A large systematic review of more than 13,000 people suggests that exposure to ads and product placements, even those supposedly not directed at young people, lead to increased alcohol consumption in young men.

The researchers collated information from seven rigorously selected studies, featuring information on 13,255 participants. This systematic review is the first to study the effects of advertising, product placement in films, games, sporting events and music videos, depictions of drinking in various media, and exposure to product stands in shops.

The authors found that exposure to TV alcohol advertisements was associated with an increased tendency to drink, as were magazine advertisements and concession stands at sporting events or concerts. Hours spent watching films, playing games and watching music videos also correlated with young peoples' tendency to consume alcoholic beverages.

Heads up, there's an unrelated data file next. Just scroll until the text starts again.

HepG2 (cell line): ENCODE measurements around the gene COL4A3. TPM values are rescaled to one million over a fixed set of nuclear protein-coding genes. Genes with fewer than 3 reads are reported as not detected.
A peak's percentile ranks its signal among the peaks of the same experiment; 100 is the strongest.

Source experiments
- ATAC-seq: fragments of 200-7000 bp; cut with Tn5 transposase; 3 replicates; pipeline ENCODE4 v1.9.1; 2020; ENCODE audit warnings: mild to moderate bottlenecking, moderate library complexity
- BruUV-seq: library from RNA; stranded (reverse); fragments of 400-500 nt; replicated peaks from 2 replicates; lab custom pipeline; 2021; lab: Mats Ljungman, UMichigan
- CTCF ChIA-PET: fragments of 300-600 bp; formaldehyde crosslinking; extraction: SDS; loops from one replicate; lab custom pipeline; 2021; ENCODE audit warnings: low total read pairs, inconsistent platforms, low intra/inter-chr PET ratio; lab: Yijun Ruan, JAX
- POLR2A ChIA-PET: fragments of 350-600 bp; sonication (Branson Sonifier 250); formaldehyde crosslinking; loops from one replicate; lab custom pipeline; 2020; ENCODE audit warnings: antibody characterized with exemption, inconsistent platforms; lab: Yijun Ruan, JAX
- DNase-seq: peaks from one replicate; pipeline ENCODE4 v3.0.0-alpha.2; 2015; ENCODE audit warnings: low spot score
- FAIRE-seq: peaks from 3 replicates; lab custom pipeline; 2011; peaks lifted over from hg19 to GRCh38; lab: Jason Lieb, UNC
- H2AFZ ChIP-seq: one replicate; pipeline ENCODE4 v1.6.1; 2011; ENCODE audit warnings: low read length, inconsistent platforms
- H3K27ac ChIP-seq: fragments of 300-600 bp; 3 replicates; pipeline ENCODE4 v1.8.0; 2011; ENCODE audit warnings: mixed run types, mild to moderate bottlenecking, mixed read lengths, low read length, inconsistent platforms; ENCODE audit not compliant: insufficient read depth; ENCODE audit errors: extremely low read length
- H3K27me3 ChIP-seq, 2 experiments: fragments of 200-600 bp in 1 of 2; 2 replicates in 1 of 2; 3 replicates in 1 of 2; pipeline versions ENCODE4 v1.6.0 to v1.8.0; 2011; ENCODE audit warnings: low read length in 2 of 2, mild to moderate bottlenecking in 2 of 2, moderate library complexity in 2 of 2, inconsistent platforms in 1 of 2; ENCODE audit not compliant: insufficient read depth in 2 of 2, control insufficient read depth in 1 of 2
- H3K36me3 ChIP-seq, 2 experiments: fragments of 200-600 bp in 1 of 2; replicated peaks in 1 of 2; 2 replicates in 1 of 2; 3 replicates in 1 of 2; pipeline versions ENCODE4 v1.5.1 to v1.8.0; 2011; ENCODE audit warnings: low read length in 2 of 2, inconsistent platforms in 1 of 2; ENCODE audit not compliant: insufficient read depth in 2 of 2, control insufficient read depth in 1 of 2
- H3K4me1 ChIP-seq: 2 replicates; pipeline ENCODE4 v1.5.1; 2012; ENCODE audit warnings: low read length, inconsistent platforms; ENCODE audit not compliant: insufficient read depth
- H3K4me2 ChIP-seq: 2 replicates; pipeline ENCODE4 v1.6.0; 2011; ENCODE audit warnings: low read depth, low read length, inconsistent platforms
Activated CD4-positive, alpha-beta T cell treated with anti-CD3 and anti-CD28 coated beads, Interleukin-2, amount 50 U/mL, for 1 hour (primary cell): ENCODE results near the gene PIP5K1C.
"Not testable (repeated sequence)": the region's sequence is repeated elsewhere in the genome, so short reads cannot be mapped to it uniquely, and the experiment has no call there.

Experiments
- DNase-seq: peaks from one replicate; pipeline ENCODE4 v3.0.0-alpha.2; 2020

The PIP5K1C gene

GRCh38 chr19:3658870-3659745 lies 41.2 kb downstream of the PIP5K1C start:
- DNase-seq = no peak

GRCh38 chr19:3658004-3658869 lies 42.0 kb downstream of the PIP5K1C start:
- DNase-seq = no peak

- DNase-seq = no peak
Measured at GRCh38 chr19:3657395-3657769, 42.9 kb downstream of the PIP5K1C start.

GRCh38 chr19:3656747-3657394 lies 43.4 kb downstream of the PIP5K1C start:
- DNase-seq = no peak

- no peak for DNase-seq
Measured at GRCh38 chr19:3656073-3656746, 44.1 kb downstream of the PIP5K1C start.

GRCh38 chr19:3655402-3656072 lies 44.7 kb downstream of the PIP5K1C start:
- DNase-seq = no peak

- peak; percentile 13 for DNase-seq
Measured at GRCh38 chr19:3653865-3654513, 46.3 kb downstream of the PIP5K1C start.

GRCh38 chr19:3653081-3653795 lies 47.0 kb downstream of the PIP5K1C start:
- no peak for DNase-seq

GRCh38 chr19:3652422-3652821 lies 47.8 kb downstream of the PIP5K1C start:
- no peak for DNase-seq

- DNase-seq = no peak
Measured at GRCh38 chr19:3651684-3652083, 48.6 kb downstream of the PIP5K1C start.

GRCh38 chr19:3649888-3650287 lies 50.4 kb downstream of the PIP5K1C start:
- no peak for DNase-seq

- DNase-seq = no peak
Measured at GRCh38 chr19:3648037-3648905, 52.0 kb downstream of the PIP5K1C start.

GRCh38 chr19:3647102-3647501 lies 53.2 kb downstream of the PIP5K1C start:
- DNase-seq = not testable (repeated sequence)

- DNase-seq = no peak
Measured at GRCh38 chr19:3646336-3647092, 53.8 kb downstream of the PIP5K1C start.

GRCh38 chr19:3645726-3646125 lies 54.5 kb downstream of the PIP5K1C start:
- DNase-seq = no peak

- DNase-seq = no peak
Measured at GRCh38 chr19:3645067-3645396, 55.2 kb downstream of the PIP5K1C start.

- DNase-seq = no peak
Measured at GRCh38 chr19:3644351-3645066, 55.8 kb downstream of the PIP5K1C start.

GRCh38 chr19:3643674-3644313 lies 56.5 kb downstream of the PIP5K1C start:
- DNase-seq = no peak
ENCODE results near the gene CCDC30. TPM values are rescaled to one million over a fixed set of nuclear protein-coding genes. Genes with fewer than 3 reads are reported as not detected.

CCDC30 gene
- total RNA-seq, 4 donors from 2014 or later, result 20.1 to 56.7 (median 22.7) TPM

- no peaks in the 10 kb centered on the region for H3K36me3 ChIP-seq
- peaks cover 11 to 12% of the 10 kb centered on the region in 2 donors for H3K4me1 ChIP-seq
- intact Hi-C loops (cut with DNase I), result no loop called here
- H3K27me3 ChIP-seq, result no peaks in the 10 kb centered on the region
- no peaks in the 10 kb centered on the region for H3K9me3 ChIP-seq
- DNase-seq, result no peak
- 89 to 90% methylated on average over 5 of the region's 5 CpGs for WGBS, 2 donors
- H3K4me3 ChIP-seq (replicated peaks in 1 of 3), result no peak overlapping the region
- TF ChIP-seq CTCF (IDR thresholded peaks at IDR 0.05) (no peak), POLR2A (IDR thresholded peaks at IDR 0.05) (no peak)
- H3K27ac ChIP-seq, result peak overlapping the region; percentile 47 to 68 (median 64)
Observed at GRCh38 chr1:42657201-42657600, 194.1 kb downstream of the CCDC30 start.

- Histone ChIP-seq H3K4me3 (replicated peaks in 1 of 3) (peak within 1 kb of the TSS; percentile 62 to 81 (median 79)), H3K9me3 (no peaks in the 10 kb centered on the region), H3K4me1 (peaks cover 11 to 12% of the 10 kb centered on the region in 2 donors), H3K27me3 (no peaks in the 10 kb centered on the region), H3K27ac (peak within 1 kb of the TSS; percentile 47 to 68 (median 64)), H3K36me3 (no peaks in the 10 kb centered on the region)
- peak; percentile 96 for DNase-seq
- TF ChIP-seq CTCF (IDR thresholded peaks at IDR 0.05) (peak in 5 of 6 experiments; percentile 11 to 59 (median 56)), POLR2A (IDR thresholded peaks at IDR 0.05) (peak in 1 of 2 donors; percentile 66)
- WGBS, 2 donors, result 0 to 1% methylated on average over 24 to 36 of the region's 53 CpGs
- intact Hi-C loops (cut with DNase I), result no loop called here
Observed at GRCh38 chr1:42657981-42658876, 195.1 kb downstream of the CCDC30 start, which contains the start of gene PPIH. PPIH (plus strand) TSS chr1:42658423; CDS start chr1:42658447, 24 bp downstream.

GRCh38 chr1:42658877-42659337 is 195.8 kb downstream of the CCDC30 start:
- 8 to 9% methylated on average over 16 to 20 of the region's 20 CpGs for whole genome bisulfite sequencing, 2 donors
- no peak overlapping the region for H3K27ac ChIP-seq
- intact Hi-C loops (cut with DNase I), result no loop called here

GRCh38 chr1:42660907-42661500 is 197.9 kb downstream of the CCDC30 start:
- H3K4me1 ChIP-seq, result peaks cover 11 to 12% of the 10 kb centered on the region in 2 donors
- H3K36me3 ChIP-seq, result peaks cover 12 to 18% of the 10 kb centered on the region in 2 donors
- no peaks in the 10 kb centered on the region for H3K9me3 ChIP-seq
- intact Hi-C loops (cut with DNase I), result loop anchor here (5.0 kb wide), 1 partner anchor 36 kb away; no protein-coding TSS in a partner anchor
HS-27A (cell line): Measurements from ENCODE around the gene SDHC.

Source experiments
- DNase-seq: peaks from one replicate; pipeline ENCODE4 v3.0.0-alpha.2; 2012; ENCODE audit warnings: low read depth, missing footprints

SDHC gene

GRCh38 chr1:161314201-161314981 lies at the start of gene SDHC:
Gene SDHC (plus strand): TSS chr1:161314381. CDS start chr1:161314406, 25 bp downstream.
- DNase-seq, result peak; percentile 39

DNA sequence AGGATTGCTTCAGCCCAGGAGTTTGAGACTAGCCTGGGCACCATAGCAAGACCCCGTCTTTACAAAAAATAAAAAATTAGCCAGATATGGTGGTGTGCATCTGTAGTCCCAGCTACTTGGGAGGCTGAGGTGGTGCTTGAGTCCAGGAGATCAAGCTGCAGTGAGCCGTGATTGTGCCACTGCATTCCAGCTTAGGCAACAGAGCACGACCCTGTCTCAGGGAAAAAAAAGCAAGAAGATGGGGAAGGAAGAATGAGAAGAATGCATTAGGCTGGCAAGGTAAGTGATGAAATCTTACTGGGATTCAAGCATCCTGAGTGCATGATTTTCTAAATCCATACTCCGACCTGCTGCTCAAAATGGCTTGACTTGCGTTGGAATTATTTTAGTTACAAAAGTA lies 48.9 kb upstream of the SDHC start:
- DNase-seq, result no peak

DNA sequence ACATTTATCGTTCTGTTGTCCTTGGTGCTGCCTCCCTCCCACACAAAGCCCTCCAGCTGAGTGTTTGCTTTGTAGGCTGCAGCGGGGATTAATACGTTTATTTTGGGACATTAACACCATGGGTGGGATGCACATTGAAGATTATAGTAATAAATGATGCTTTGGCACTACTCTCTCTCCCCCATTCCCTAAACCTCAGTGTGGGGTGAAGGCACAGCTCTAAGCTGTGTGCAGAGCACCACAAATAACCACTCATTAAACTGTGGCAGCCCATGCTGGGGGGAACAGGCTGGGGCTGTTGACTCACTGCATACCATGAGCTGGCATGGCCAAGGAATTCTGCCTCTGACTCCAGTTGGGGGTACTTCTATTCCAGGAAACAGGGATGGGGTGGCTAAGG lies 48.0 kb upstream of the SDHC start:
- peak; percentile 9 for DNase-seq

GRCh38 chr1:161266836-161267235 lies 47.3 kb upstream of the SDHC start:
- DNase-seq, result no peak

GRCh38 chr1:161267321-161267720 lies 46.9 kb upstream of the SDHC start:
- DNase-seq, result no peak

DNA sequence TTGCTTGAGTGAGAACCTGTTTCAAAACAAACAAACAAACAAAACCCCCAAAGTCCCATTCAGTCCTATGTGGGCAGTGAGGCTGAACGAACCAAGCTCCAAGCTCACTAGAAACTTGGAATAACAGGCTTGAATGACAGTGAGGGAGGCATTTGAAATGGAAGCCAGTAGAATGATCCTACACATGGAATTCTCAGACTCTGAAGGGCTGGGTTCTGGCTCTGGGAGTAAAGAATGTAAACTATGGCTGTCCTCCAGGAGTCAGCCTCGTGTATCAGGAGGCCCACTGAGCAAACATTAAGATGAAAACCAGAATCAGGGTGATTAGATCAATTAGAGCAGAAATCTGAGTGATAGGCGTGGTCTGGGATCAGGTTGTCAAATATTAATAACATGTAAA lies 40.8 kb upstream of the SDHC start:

All the studies demonstrated significant effects across a range of different exposure variables and outcome measures. One showed that for each additional hour of TV viewing per day the average risk of starting to drink increased by 9% during the following 18 months. Another found that for each additional hour of exposure to alcohol use depicted in popular movies there was a 15% increase in likelihood of having tried alcohol 13 to 26 months later.

The authors recommended counter-advertising, social marketing, parenting programmes but also price increases and limiting availability in order to limit alcohol problems in young people.